Bureaucratic Rents and Life Satisfaction
Institutions affect bureaucrats' possibilities to acquire rents; they determine the degree of accountability and responsiveness of officials and of political control of the bureaucracy and, thereby, the size and distribution of rents in the public sphere. Those rents can involve higher wages, monetary and nonmonetary fringe benefits, and bribes. We propose a direct measure to capture the total of these rents: the difference in subjective well-being between bureaucrats and people working in the private sector. In a sample of 42 countries, we find large variations in the extent of rents in the public bureaucracy. The extent of rents is determined by differences in institutional and political constraints. In particular, we find judicial independence to be of major relevance for a tamed bureaucracy. Further, our measure for rents correlates with indicators of regulatory policies and perceptions of corruption. ( JEL D72, D73, I31, J30, J45) The Author 2007. Published by Oxford University Press on behalf of Yale University. All rights reserved. For permissions, please email: firstname.lastname@example.org, Oxford University Press.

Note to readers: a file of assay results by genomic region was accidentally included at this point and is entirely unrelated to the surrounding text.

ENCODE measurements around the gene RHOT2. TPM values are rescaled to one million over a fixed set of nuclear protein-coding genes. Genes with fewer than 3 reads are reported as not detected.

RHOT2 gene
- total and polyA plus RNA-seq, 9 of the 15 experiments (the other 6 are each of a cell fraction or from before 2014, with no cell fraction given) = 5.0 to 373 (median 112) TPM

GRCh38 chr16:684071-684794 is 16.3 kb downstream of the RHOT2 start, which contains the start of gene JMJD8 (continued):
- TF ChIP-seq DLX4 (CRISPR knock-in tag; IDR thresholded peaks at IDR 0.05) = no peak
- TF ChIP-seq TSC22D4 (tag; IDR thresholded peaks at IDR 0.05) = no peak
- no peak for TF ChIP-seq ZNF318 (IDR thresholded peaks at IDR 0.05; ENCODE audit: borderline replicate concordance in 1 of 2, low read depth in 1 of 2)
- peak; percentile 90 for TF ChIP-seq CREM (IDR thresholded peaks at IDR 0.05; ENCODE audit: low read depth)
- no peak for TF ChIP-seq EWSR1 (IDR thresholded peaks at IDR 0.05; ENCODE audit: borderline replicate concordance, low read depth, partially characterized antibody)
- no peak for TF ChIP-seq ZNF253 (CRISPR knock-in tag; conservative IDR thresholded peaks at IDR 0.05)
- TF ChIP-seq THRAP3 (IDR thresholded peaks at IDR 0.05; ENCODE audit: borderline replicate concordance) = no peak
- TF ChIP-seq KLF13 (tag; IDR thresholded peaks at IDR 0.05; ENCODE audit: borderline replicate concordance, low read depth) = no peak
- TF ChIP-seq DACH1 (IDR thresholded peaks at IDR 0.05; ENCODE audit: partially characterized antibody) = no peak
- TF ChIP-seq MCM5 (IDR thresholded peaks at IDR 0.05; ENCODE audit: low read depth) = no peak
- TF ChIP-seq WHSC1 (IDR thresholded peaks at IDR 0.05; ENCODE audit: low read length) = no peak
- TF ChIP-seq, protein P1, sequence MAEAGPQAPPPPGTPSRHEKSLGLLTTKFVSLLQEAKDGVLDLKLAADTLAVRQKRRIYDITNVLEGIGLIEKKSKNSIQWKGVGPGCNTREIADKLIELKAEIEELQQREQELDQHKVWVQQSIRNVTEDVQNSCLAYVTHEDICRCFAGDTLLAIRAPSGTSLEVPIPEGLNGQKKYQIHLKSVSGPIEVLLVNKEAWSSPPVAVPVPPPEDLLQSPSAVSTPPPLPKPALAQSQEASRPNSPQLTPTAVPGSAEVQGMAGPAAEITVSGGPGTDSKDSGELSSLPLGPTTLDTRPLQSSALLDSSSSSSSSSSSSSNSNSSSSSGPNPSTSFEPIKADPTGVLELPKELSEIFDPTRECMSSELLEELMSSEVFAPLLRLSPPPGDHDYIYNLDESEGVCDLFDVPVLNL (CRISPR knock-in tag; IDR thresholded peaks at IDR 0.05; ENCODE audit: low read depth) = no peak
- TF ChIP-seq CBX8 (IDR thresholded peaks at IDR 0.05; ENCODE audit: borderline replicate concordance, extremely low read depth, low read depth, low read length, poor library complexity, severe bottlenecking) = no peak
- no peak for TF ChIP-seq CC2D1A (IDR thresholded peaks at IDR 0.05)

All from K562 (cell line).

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Volume (Year): 24 (2008)
Issue (Month): 2 (October)
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